"I support abortions. I love NPR. I adore riding trains.
And I believe all of them don’t deserve federal funding.
My positions put me at odds with many of my friends and colleagues. The conservatives often find my pro-abortion-rights, green viewpoints either immoral or alarmist. The liberals don’t understand how I could be against programs that enrich lives and help the needy.
It’s simple: I put my principles before my preferences.
A woman’s right to choose what happens inside her body is sacred to me, just as sacred as a religious man’s God is to him. I firmly believe clinics in America should be free to terminate pregnancies without being intimidated or punished. That’s pretty straightforward.
But I don’t believe my fellow Americans who find the practice barbaric or immoral should be forced to pay for abortions. It hardly seems fair to say, “Hands off women’s bodies, but pay for anything they want to do with them.”
So when my best friend expressed revulsion at The Title X Abortion Provider Prohibition Act, which cuts funding for family-planning programs that perform abortions, I had to speak up. I understand Planned Parenthood’s annual budget costs less than a few fighter jets. I understand Planned Parenthood performs important services that help the community. But no one should be forced to pay for it.
And no one should be forced to pay for radio, no matter how good the programming is.
If it weren’t for NPR, my drives to Dayton, Chicago and Goshen, Ind., would be a drab nightmare. Instead, I’m treated to “This American Life,” “Car Talk,” “Wait, Wait, Don’t Tell Me,” “Talk of the Nation” and “Fresh Air.” Well, maybe not “Fresh Air,” which ironically can be quite stale at times.
Needless to say, I’m a huge NPR fan. I contribute during the funding drives and would be devastated if my favorite programs went off the air.
And that made speaking against NPR painful, but it was necessary. Dozens of my friends posted “save NPR” links on their Facebook pages, which apparently is the thing to do when you care enough to demonstrate outrage but don’t care enough to actually contact your representative or donate money. And I responded to each one, “NPR is state-controlled media. We shouldn’t pay for it with taxpayer money.”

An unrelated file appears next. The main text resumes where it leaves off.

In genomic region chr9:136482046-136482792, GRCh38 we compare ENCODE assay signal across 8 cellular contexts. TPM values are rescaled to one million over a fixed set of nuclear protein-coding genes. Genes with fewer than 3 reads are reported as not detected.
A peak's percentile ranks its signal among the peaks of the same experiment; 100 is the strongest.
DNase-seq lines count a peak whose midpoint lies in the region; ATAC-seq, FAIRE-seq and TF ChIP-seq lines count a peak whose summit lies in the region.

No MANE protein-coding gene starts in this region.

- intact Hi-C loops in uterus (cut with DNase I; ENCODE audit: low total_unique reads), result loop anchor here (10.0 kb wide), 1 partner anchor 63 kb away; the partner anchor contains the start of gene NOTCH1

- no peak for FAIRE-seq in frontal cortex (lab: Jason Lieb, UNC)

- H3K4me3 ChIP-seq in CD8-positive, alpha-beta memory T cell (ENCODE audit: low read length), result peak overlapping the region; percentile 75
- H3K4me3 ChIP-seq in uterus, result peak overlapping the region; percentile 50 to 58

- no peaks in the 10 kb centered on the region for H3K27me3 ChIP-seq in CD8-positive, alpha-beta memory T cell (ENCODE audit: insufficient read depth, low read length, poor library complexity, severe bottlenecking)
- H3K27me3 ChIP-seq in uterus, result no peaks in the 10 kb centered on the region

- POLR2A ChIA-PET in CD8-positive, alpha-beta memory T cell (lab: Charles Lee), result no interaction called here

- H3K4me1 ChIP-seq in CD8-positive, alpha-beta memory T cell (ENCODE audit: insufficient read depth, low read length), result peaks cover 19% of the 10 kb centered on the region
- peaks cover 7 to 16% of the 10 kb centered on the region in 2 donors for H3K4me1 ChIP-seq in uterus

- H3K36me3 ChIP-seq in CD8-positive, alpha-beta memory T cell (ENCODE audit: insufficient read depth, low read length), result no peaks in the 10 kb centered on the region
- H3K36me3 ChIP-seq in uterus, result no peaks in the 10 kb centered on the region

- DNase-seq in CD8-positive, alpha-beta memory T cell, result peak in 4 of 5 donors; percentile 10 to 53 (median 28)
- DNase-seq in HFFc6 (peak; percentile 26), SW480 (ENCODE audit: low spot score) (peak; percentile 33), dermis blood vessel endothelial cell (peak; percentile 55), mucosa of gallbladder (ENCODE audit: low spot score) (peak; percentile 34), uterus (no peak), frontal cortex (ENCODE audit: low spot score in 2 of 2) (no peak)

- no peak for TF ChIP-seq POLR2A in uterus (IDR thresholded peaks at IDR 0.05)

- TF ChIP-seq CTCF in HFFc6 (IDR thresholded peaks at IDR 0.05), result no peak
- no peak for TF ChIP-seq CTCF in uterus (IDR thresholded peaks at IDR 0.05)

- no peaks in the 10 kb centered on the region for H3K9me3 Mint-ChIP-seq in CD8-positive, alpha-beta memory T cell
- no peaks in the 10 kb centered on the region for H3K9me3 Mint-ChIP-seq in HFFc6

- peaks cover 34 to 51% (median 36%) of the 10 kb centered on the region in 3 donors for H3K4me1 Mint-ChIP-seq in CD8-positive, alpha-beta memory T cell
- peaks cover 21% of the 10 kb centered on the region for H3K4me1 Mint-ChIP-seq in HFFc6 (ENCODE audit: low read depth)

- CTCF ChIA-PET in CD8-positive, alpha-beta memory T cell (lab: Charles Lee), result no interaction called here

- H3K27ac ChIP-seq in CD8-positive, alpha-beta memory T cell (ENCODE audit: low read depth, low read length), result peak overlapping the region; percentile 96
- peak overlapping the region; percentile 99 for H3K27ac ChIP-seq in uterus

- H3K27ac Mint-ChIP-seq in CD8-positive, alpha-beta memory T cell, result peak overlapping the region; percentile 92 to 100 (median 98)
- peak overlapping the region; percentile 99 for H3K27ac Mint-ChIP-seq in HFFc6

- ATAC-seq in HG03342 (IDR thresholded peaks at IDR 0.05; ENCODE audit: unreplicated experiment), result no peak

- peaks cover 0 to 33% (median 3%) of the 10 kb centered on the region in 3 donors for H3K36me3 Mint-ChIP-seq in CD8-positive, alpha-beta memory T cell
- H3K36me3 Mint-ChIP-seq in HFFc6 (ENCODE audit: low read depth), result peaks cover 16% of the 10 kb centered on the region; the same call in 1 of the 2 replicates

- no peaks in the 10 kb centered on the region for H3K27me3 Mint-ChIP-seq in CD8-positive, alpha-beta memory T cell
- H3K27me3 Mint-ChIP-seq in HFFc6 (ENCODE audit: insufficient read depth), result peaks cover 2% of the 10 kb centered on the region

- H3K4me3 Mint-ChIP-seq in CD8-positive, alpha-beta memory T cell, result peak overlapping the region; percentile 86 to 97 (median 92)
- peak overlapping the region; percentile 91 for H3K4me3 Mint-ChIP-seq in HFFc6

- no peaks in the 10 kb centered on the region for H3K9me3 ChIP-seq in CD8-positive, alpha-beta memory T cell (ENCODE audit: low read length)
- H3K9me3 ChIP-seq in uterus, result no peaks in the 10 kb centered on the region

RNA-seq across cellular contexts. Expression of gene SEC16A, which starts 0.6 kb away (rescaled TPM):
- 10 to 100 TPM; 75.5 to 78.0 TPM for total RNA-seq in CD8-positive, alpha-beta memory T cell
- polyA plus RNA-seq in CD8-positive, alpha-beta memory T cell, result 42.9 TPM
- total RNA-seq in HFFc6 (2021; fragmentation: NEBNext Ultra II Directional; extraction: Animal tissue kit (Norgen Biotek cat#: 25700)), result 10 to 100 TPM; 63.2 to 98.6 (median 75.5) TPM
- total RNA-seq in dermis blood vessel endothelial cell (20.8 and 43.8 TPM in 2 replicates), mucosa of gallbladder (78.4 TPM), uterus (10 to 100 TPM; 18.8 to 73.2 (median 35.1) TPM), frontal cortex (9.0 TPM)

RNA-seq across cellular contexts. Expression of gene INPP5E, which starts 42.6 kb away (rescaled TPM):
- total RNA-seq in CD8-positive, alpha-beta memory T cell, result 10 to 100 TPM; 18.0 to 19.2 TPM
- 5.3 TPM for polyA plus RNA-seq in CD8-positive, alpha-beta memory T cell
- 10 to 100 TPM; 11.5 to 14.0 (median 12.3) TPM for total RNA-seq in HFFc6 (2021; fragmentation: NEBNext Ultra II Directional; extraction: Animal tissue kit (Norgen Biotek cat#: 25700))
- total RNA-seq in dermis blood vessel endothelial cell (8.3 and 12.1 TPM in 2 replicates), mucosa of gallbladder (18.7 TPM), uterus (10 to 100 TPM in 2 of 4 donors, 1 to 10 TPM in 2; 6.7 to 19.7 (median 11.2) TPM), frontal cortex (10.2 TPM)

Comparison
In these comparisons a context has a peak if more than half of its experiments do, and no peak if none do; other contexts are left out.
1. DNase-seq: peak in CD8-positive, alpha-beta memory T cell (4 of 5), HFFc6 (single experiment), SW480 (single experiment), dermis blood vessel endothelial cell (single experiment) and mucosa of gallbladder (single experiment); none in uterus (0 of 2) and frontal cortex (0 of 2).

The most common reaction I received was, “Federal funds only pay for 5 percent of NPR’s budget.” Really? Then step up private funding by 5 percent and be done with it.
NPR has some of the most rabid and loyal fans in radio. They certainly would listen through commercials or donate more to keep their favorite shows alive. Would we accept the federal-funding setup if it were a newspaper? Would you read a newspaper printed by the government?
And switching gears from high demand to low demand, Ohio seems to be all right with passing on high-speed rail. My pals in California won’t let me forget it. I’m told we’re a backward state and asked why I don’t return West. I remind my friends they’re a bankrupt state and I have a job.
But sure, I’d love to hop on a train from Lima to Cleveland. I’m a New Yorker by birth and was riding subway trains before I could walk. I like reading a book on my trip, meeting other passengers, and watching the scenery without gripping a steering wheel. But when the price of train ticket costs more than a tank of gas and too few people are interested in riding the rails, train investment won’t pay off. If it would, I guarantee Amtrak would be expanding routes and cramming cars full of riders. Ohio remains a state dotted with small communities and few long-distance commuters. How rail fits into the equation is beyond me.
Again, I like trains. I don’t think all of America should be forced to like them, too.
It’s all about choices. On the points where we disagree, it’s best let each person go his or her own way. Otherwise, we end up viciously dragging one another around."